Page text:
In the hit ABC (DIS) drama Lost, a band of castaways goes up against a clandestine, globe-spanning operation. But it's what recently ran during the commercials that's truly wild: the first TV ad for the secretive National Security Agency. The recruiting ads ("Where Intelligence Goes to Work") aired for five weeks, until Oct. 15, on TV stations in the Baltimore-Washington area -- one of the "fastest-growing high-tech corridor markets," the agency says.

The NSA, which specializes in electronic eavesdropping, is having a tough time finding candidates qualified in computer science, math, and cryptanalysis, or code-breaking. Thus, the 30-second help-wanteds were aimed at those who like puzzles, even fictional ones: CBS's CSI, NBC's Law & Order, the Discovery Channel's (DISCA) MythBusters, and Lost. "Our adversaries do their best to keep their plans a secret," the ad's voiceover intones. "At the National Security Agency, we uncover those secrets and keep our own secrets safe."

NSA Human Resources Director John Taflan says that since the start of the campaign, produced by CACI Strategic Communications, nearly 4,000 people have visited the agency's jobs site.

How does WorldChanging, a nonprofit dedicated to sustainability and social responsibility, print 200,000 copies of a 600-page book and keep its eco-cred? The answer is on the last page of the book, A User's Guide for the 21st Century. Publisher Harry N. Abrams, readers learn, bought wind-power credits to offset the energy used to produce the book, made from post-consumer recycled paper (sparing trees and saving water). And to ameliorate the effects of a 14-city book tour, the group is investing in greenhouse gas reduction, a move reminiscent of the carbon-neutral efforts made by Al Gore (who wrote the foreword) when he traveled to promote An Inconvenient Truth. The book, with its entries on green design and ethical business, can itself be recycled, of course, though editor Alex Steffen hopes people "will pass it along instead."

For $90,000 a year, you can get an early idea of what the National Weather Service will forecast. WSI, a corporate cousin to The Weather Channel at Landmark Communications, figures energy traders will leap at the chance to know an hour ahead of time what the nation's official forecaster is likely to say about the 6- to 15-day temperature outlook for different U.S. regions. The head start could mean big bucks on days when the official forecast moves natural gas and electricity prices.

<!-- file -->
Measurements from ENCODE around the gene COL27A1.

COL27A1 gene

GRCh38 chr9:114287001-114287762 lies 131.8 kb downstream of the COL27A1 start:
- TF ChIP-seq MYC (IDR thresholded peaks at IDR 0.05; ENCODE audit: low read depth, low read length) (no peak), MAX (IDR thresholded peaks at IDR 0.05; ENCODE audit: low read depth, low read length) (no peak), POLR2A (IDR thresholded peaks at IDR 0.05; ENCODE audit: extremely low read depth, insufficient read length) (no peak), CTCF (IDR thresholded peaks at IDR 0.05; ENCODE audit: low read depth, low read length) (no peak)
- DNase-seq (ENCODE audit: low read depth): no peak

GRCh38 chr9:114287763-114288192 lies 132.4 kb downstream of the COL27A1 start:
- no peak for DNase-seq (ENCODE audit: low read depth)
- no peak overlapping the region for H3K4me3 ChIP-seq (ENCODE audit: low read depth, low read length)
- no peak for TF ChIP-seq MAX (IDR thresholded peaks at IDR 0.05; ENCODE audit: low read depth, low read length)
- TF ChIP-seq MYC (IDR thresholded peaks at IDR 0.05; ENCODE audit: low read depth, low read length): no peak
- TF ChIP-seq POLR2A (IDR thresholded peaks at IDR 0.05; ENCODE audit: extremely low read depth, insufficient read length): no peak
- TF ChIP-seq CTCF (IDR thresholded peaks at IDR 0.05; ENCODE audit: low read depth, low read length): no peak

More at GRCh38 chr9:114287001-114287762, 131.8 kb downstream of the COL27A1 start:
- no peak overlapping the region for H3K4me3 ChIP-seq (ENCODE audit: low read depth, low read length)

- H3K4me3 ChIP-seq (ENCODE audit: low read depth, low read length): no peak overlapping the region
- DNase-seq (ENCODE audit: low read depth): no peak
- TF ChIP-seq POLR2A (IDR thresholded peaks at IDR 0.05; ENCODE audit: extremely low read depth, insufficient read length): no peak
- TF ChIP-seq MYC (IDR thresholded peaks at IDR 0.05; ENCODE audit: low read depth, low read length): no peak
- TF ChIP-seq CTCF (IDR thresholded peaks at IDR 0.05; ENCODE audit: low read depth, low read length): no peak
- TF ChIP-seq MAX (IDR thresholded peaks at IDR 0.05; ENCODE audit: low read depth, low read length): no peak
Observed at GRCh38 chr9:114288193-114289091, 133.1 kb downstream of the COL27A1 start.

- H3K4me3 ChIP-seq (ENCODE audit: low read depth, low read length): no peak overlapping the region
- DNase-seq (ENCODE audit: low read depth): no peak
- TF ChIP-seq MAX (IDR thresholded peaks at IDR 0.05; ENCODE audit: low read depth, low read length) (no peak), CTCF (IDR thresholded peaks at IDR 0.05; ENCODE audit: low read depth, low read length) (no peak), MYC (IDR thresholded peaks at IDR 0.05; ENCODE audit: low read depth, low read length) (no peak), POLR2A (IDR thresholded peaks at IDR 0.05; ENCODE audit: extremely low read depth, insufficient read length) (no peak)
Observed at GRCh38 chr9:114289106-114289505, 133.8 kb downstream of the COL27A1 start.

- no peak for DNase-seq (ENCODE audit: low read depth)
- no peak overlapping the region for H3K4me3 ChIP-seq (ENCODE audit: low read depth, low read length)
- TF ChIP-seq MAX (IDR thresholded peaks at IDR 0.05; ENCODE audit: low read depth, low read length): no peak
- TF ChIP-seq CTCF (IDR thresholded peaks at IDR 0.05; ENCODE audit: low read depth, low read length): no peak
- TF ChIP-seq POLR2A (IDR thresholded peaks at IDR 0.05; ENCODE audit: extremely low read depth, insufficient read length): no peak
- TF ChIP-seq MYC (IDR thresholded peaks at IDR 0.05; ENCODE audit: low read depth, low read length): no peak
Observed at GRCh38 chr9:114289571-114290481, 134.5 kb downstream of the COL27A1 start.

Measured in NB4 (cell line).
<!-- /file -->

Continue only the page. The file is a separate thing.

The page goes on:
As a forecast of a forecast, the WSI MarketFirst service, due to roll out on Oct. 29, uses the same meteorological data as the NWS. It just runs the numbers more quickly to get a rough idea of what the agency will announce. The map it produces shows whether the NWS will lower the forecasted temperature for a region or raise it.

Ira Scharf, WSI vice-president of energy services, says the company's predictions are right about 80% of the time in areas of the U.S. where weather patterns are most predictable at forecast time.

The Andover (Mass.) company, which does conventional forecasting for clients like American Airlines (AMR) and Goldman Sachs (GS), isn't the first to try to scoop the official forecast. But, Scharf says, previous attempts fell short. "We think we have gold," he says.

A new survey on the cost of terrorism indicates that for S&P 500 companies alone, the threat has brought direct and indirect costs of $107 billion a year. That figure includes extra spending (on insurance and redundant capacity, for instance) and lost revenues (from fearful consumers' decreased activity). Another finding of the September survey of CFOs, conducted by Duke University's Fuqua School of Business and CFO magazine: Some 21% of U.S. companies have reduced employees' air travel since September 11 (as have 17% of European companies).

On Oct. 19, a New York Judge ordered Richard Grasso to give back up to $95 million of the $187.5 million he was paid as chairman and CEO of the New York Stock Exchange. How will this reverberate in C-suites and boardrooms?

"The important part of the ruling is what it says to directors. It's a wake-up call that they have to do the math [on CEO pay packages], ask tough questions. And more important, give tough answers -- like 'No, that's too much."' -- Nell Minow, co-founder and editor, The Corporate Library

"I feel sorry for Dick. He did a good job. But that money was egregious. You don't join a not-for-profit and expect to be paid like that. Did the compensation committee do their homework?" -- Muriel Siebert, first female member, NYSE; former N.Y. State Banking Superintendent; president , Muriel Siebert & Co.

"The precedent-setting issue here: a CEO's duty to inform the board fully about his or her pay and the board's duty to learn those details. Pay formulas are so complex today that even sophisticated directors can't figure out the bottom line." -- H. Rodgin Cohen, chairman, Sullivan & Cromwell